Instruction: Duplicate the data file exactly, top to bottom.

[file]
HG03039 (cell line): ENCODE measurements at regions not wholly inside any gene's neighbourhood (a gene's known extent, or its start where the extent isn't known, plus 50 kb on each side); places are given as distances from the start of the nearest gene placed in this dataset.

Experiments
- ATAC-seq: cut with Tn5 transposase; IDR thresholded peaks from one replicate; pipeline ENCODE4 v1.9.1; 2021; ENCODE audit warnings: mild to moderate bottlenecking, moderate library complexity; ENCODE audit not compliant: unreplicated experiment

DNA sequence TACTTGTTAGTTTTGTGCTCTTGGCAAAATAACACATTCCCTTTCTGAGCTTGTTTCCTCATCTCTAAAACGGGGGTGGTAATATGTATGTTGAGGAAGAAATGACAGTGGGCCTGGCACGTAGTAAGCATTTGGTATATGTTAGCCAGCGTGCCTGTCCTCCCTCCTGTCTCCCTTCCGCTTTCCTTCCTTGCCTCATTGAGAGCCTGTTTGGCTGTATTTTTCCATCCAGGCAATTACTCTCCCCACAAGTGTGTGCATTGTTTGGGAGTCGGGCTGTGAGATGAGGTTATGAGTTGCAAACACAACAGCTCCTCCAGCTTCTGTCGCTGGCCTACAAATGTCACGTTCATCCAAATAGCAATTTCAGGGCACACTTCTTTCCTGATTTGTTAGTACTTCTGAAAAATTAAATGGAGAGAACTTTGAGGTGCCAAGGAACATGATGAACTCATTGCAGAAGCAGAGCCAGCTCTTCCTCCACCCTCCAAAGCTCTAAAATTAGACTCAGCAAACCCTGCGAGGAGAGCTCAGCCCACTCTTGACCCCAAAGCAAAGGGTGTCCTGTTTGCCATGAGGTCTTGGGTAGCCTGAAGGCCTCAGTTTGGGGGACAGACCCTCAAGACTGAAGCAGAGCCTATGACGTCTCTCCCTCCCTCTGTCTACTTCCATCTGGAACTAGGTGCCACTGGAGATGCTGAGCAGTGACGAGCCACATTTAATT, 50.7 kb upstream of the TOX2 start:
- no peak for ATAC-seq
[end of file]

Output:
HG03039 (cell line): ENCODE measurements at regions not wholly inside any gene's neighbourhood (a gene's known extent, or its start where the extent isn't known, plus 50 kb on each side); places are given as distances from the start of the nearest gene placed in this dataset.

Experiments
- ATAC-seq: cut with Tn5 transposase; IDR thresholded peaks from one replicate; pipeline ENCODE4 v1.9.1; 2021; ENCODE audit warnings: mild to moderate bottlenecking, moderate library complexity; ENCODE audit not compliant: unreplicated experiment

DNA sequence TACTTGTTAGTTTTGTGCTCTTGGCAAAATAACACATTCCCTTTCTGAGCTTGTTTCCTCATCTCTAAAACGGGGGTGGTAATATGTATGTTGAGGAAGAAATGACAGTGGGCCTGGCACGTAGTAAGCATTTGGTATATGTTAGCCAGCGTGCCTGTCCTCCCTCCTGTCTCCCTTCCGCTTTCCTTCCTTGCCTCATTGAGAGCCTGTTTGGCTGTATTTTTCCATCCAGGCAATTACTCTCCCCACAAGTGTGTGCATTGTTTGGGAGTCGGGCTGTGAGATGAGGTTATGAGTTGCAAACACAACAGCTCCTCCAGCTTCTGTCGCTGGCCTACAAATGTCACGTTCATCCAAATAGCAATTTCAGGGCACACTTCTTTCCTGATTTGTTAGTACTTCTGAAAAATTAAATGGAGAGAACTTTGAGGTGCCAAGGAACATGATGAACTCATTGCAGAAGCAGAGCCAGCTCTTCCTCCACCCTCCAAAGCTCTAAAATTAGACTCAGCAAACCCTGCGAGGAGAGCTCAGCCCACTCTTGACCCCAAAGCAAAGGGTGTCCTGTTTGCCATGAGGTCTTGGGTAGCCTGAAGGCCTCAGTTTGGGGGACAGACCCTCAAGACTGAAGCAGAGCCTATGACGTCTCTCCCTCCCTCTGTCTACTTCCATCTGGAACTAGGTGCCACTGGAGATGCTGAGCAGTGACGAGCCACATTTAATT, 50.7 kb upstream of the TOX2 start:
- no peak for ATAC-seq